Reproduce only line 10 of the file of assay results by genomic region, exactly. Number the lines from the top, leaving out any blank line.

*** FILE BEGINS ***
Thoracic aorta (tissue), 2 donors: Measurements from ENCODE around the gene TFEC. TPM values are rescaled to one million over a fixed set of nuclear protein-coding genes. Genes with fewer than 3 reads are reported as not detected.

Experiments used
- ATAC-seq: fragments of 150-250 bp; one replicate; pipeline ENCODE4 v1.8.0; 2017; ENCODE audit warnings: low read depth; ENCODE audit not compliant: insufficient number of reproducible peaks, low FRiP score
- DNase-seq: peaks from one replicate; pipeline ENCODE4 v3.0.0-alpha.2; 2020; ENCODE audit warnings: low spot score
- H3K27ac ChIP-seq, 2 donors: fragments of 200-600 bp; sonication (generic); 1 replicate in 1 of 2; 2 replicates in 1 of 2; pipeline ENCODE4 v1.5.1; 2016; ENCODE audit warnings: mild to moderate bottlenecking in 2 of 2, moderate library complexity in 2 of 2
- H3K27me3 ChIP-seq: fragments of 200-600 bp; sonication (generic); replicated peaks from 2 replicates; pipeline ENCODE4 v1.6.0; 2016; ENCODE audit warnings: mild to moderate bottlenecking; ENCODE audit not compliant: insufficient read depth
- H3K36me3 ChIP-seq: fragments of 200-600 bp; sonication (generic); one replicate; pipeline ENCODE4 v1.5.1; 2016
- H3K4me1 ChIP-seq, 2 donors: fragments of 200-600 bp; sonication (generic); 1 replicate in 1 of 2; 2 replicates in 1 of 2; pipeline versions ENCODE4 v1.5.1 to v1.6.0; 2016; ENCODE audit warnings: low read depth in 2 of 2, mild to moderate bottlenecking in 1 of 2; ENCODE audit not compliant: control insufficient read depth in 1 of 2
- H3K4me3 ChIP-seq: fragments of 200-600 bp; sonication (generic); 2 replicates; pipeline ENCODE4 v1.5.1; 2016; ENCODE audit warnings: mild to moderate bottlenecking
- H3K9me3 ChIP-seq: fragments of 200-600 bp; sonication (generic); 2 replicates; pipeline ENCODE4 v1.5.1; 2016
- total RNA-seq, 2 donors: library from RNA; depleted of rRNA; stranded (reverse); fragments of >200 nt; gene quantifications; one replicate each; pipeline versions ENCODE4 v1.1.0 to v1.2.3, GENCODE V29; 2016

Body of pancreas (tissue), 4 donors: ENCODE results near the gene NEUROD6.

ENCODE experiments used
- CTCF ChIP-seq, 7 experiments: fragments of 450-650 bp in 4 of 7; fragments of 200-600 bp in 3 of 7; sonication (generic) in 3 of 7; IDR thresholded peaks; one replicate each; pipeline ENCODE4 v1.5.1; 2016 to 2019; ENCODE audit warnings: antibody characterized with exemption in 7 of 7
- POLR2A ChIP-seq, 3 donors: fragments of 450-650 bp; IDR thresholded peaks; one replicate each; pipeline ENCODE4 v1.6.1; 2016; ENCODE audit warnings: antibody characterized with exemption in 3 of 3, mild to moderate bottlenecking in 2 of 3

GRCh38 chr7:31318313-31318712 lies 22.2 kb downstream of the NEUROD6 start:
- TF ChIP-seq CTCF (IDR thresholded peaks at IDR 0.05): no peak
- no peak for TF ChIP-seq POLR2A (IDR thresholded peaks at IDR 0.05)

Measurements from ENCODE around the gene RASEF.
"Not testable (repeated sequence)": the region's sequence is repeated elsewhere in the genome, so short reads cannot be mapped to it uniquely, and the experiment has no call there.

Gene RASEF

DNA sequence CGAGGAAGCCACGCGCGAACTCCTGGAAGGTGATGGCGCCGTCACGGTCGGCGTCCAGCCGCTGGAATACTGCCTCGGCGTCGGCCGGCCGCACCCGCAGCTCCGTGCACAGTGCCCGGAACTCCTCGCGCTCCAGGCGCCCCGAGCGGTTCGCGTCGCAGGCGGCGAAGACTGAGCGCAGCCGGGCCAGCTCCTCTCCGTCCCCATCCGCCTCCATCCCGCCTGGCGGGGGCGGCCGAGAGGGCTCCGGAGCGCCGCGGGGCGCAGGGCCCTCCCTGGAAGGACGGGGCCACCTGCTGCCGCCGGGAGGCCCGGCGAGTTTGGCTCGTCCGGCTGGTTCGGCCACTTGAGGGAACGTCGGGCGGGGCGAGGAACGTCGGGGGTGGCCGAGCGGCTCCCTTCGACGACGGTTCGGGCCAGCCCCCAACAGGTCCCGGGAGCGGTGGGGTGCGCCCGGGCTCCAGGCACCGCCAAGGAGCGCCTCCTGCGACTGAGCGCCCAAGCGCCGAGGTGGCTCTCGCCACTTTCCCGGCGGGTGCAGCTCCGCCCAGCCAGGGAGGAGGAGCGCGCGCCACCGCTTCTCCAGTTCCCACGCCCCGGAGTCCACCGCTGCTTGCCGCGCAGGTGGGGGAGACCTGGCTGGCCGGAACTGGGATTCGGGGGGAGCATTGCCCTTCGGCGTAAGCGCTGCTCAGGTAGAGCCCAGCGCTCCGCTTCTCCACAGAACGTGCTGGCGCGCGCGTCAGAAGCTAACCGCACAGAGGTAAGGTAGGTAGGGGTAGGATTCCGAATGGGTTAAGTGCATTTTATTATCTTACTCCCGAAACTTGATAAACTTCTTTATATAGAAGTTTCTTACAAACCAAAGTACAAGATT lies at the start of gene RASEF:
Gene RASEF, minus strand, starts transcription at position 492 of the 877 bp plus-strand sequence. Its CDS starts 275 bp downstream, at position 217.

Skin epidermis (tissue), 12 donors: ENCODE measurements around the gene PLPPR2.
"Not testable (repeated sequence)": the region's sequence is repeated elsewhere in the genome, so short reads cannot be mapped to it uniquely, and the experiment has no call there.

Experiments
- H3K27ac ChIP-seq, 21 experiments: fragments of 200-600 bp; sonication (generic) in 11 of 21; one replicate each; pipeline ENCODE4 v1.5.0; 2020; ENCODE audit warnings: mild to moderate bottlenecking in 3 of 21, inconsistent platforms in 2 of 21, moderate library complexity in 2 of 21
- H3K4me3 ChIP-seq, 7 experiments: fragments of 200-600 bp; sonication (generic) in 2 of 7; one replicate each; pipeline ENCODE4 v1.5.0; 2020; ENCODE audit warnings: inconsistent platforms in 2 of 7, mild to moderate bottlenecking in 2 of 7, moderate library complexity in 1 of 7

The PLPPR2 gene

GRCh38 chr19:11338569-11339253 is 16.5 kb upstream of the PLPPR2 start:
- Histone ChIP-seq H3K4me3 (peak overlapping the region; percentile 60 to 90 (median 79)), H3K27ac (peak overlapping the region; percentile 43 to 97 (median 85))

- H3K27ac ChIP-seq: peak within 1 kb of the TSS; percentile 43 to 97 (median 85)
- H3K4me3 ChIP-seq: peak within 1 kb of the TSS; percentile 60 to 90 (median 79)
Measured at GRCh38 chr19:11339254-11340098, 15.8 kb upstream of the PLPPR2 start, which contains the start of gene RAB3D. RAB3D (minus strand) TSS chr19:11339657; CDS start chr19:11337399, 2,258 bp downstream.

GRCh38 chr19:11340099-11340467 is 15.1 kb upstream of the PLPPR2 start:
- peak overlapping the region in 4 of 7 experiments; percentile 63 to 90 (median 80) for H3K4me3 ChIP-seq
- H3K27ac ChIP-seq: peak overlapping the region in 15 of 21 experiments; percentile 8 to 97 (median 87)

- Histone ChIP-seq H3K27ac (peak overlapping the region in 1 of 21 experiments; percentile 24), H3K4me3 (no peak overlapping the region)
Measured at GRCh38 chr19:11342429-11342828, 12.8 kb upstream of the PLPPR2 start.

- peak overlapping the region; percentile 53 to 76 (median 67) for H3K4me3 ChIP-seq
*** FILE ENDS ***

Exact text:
- H3K9me3 ChIP-seq: fragments of 200-600 bp; sonication (generic); 2 replicates; pipeline ENCODE4 v1.5.1; 2016